Chattanooga-based entrepreneur Jasmine Clark wasn’t content to “wait in line” and climb the giant corporate ladder.
“For me, it’s just feeling like I have the power to create whatever I want to,” she said. “There is no such thing as a limit.”
Originally from Atlanta, Clark went to school at New York University and then got a job at multinational consumer goods company Unilever, where she worked for about two years.
She fell in love with someone from Chattanooga but initially wasn’t convinced she could make it here, businesswise.But like in situations that had come before, Clark decided to make something happen and ultimately found that she could grow faster in this environment.
So she’s launched a new venture, called From Passion to Paycheck, which is gearing up to offer a tour of explorative workshops and seminars for college students and recent alumni.
She’s taking what she’s learned from her experiences and using that to help other millennials who are struggling to find their places in the job market.
She has messages for her audiences about how to:
- Find and explore personal interests/passions
- Realize the importance of self-awareness
- Leverage internship and classroom experiences to build brand credibility
- Identify their definition(s) of success
- Capitalize on personal strengths to create-instead of apply for-new opportunities
Starting at the end of the month, she’s kicking off From Passion to Paycheck with workshops and seminars at NYU, Columbia University, innovation conference Confluence Conference and UTC.
At 25, Clark has experience in the areas in which she wants to help students and alumni.
For example, to pay for school, she needed thousands of dollars. She was working at least two jobs-McDonald’s in the morning/afternoon and waiting tables in the evening-but still coming up short.
So she and a friend started networking. Clark would collect business cards in an effort to get leads. And based off whom she met, she’d send emails explaining her predicament, her passion, her desire to work hard.
Eventually, her message made its way to a dean, who eventually helped her apply for and connect with scholarships that afforded her the opportunity to pay for school, travel abroad and take internships not only based on how much she’d be paid.
But it wasn’t like she just sent some emails and got a favor from the dean.
She used the tactics that she wants to teach to others to create an opportunity for herself, she said.
She showed school leaders a plan of how she would contribute to paying for school. She showed them that she was willing to work. She practiced self-awareness and resourcefulness, and knew how to communicate her value.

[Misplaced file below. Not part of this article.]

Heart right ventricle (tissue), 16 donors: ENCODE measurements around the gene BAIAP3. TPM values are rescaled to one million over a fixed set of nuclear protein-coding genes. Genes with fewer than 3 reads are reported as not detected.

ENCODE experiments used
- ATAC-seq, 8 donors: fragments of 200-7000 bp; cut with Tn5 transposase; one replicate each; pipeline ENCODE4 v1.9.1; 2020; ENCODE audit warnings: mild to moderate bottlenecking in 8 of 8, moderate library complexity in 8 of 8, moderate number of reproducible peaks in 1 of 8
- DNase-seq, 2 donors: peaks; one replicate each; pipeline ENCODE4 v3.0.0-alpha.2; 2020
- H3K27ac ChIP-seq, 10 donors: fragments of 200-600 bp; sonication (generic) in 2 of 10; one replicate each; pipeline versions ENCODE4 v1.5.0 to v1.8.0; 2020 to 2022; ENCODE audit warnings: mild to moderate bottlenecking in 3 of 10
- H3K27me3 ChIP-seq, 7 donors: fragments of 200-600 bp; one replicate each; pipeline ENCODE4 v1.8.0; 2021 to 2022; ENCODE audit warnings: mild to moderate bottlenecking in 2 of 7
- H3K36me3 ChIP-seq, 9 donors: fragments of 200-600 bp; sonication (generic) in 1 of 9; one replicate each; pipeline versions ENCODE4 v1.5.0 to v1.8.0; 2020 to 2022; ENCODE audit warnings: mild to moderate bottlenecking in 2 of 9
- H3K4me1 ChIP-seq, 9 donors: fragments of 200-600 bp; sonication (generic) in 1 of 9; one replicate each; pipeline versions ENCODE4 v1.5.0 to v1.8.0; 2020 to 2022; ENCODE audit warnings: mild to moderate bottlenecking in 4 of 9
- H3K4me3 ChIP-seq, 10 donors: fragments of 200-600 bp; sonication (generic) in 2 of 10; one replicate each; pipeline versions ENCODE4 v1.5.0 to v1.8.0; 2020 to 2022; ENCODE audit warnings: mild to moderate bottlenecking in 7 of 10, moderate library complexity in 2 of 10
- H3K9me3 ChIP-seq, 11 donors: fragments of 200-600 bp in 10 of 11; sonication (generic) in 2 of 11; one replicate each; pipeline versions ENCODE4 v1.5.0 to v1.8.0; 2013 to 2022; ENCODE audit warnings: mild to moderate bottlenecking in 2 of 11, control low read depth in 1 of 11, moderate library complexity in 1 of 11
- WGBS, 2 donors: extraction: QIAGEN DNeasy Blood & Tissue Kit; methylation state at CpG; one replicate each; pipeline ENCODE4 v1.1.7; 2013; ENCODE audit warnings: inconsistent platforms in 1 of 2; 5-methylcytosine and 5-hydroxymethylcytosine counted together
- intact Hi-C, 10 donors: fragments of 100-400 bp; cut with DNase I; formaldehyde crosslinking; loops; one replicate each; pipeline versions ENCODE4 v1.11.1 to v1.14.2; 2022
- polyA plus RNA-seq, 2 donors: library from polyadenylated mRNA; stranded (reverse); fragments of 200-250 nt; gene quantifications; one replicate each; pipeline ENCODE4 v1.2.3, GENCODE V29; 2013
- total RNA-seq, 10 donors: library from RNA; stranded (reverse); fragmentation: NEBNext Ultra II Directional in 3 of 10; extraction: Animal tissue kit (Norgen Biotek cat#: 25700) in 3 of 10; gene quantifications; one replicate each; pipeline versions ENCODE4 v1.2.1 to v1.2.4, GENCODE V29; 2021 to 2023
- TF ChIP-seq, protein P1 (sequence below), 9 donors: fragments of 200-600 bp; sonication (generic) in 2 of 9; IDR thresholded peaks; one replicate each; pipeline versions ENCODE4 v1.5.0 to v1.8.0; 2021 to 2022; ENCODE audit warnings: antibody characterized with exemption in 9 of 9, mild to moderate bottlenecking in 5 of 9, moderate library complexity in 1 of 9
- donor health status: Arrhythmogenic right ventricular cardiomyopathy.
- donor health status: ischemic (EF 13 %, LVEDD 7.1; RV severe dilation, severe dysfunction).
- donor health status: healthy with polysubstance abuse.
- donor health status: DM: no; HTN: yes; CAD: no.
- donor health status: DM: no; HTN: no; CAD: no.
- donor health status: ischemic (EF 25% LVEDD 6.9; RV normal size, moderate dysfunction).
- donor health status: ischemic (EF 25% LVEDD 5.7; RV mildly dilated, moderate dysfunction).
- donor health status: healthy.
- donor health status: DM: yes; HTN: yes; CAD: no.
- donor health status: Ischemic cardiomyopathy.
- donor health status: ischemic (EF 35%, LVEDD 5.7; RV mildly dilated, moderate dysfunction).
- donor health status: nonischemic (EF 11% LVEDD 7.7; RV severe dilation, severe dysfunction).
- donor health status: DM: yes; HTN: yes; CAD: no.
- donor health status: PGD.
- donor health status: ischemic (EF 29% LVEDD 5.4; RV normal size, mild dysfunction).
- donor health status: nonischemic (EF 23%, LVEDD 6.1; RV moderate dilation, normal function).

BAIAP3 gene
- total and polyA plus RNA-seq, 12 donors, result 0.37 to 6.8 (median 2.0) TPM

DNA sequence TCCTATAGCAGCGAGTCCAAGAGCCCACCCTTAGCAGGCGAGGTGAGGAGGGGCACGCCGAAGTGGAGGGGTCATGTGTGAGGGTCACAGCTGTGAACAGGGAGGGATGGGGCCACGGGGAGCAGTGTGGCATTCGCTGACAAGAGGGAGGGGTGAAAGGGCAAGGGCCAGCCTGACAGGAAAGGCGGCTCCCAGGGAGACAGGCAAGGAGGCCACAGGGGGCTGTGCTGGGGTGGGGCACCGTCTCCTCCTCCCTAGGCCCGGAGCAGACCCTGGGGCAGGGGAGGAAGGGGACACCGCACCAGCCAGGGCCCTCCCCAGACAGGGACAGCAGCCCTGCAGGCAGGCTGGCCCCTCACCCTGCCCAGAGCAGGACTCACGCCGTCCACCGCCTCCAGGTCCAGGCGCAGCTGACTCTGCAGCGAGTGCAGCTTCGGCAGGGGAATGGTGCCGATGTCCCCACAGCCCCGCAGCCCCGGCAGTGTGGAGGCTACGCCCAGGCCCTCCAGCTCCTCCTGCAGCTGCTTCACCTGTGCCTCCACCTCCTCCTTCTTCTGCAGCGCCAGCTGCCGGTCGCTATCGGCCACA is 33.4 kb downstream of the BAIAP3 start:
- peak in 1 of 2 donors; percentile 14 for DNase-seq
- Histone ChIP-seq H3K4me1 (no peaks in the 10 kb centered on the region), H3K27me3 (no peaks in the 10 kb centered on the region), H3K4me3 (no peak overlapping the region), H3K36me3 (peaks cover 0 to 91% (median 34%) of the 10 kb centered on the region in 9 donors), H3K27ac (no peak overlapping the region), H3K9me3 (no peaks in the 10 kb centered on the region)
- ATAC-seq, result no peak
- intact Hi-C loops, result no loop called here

“They saw that I was going to be persevering regardless, and they rewarded that,” she said.
Similarly, when she got her job atUnilever, she was told that the company didn’t hire NYU undergraduates.
“But I wasn’t taking no for an answer,” she said.
She used tools such as LinkedIn and email to connect with people at the company and pitch herself. She said the human resources director must have been bombarded with people mentioning her because soon she had an interview, and a job.
There are professional disconnects that Clark is hoping to help with.
She sees college students and new graduates who don’t fully understand who they are or what they want.
She sees reports of problematic millennial job hopping, but maybe they are hopping because there’s a detachment between what they expected out of a job and what they ended up getting, she said.
She sees both young people and experienced professionals expecting that a certain traditional path be followed: “Wait your turn. Climb the ladder. Do things the traditional way.”
She sees major companies spending big money on recruitment that isn’t working as well as it should be.
So although she’s starting with students and new alumni as her audience, she hopes that colleges and corporations will eventually hear and learn from her message.
She has a four-year plan for how this will all roll out, and she couldn’t reveal it all.
But first, she’s starting with visiting the colleges whose leaders have been looking for her message and help. Andshe’s working on making connections with more colleges, building her brand and helping students/alumni.
The colleges are the ones paying for her to speak, but eventually, she has plans for other revenue streams.
“From there, I’ll be able to go into a sector where I’m creating strategies for recruiting for a corporation or school,” she said.
Years ago, when Clark pitched her plan to pay for NYU and work for scholarships, she told school leaders that she was an investment. And now, through her new business, she’s working on giving back to NYU students and proving that to be true.
Updated @ 12:53 p.m. on 3/10/16.
Updated @ 9:14 a.m.on 3/11/16.
Updated @ 1:03 p.m.on 3/11/16.